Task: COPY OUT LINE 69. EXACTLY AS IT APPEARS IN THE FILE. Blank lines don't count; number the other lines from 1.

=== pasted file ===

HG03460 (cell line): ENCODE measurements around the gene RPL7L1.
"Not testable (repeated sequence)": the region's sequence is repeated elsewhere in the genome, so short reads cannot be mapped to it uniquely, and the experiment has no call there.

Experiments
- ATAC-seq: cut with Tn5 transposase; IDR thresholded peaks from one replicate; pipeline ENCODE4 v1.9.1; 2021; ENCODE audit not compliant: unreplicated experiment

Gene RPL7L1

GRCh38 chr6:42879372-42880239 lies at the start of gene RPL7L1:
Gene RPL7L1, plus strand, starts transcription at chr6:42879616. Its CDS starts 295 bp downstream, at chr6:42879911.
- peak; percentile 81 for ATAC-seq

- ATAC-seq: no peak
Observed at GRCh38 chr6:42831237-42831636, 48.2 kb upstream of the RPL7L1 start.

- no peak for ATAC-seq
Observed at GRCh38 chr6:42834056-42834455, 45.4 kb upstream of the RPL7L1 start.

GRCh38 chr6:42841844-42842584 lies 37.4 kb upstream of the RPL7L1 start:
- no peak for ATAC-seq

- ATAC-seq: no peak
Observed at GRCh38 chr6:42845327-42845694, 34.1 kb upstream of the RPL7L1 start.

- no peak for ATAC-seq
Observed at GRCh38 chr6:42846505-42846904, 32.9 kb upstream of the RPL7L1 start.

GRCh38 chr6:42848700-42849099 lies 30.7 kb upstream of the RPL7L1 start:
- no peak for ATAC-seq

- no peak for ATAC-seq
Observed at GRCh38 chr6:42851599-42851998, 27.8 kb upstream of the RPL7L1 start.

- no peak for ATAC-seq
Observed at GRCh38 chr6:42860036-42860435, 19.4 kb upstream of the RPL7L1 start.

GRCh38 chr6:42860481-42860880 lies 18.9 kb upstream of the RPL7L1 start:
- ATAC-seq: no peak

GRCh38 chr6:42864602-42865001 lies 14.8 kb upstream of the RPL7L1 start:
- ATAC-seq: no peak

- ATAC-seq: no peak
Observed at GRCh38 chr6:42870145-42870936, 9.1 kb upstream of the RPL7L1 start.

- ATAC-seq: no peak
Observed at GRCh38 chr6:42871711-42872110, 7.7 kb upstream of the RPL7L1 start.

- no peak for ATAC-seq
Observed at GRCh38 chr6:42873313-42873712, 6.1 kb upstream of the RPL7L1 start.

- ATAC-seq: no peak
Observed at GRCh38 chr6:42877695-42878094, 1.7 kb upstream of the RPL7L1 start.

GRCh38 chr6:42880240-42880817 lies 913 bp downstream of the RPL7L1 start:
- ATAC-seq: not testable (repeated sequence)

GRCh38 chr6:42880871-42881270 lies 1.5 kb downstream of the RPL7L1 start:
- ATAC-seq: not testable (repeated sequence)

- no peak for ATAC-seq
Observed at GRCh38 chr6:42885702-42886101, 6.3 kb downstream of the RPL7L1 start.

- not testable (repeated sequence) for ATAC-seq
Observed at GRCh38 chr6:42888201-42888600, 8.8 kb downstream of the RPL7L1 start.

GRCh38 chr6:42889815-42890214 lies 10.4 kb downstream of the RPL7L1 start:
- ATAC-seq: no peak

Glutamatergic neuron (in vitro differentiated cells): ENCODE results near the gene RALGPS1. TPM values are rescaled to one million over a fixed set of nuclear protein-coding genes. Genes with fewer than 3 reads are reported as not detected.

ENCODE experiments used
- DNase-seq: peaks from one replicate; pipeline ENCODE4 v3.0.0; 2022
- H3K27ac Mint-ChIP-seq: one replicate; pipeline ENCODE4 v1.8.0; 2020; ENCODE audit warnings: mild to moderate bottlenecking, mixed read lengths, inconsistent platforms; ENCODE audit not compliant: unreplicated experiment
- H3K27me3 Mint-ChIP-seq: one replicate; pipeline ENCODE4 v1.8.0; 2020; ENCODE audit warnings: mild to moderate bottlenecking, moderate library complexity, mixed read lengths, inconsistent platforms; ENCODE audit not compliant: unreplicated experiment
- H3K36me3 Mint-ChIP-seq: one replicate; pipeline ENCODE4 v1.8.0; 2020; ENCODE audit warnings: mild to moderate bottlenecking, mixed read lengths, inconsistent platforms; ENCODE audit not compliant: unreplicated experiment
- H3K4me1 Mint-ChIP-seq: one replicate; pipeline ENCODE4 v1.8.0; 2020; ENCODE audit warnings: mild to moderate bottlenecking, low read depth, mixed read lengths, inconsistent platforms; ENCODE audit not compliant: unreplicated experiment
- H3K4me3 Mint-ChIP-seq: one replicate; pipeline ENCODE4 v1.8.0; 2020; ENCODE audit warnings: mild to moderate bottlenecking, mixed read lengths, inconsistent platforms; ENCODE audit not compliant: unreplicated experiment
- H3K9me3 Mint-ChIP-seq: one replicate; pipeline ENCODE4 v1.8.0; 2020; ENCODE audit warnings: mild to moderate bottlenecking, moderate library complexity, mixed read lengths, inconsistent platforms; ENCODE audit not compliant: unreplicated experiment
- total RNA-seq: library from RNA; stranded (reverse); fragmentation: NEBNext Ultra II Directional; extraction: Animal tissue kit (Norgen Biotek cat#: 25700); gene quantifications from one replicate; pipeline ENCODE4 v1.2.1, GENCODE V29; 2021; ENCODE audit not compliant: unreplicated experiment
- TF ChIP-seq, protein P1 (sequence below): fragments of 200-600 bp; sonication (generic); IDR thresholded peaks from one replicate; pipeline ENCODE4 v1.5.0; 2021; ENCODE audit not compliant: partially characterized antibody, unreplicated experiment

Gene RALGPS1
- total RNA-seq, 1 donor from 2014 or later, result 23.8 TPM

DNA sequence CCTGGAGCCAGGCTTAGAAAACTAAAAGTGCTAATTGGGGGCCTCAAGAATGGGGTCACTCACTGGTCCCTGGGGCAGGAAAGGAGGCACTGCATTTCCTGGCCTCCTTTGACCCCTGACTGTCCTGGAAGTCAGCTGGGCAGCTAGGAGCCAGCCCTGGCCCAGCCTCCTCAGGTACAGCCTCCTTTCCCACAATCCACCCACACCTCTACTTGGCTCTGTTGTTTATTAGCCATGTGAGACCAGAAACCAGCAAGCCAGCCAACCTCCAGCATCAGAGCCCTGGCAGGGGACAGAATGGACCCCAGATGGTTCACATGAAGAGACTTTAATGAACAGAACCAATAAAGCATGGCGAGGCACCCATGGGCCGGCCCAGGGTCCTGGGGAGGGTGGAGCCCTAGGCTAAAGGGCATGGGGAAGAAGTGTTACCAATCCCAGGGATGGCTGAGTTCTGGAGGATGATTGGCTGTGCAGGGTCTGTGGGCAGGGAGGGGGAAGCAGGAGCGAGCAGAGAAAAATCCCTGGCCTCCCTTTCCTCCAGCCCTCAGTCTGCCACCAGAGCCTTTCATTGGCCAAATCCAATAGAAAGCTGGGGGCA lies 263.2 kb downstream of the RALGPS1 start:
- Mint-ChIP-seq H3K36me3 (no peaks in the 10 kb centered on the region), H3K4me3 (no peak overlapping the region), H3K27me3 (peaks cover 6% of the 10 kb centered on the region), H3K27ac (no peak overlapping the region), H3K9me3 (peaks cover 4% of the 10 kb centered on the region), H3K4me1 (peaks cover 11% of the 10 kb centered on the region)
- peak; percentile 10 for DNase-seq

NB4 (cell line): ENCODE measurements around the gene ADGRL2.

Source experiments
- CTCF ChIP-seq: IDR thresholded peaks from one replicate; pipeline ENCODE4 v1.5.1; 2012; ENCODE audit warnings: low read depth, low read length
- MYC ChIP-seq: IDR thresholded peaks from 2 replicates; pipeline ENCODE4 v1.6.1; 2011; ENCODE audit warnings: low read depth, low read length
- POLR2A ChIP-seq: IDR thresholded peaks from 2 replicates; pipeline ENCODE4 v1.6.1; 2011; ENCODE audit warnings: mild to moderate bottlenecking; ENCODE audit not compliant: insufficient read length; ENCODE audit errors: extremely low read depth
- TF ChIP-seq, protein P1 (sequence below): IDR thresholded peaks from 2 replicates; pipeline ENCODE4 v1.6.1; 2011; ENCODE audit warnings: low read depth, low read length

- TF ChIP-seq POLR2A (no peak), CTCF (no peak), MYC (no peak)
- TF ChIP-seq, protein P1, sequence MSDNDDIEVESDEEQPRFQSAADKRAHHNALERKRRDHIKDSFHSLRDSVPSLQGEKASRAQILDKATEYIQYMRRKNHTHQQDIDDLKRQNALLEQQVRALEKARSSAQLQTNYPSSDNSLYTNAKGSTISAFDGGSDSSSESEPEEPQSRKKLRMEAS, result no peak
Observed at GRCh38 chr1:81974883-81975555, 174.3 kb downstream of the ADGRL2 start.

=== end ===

- TF ChIP-seq POLR2A (no peak), CTCF (no peak), MYC (no peak)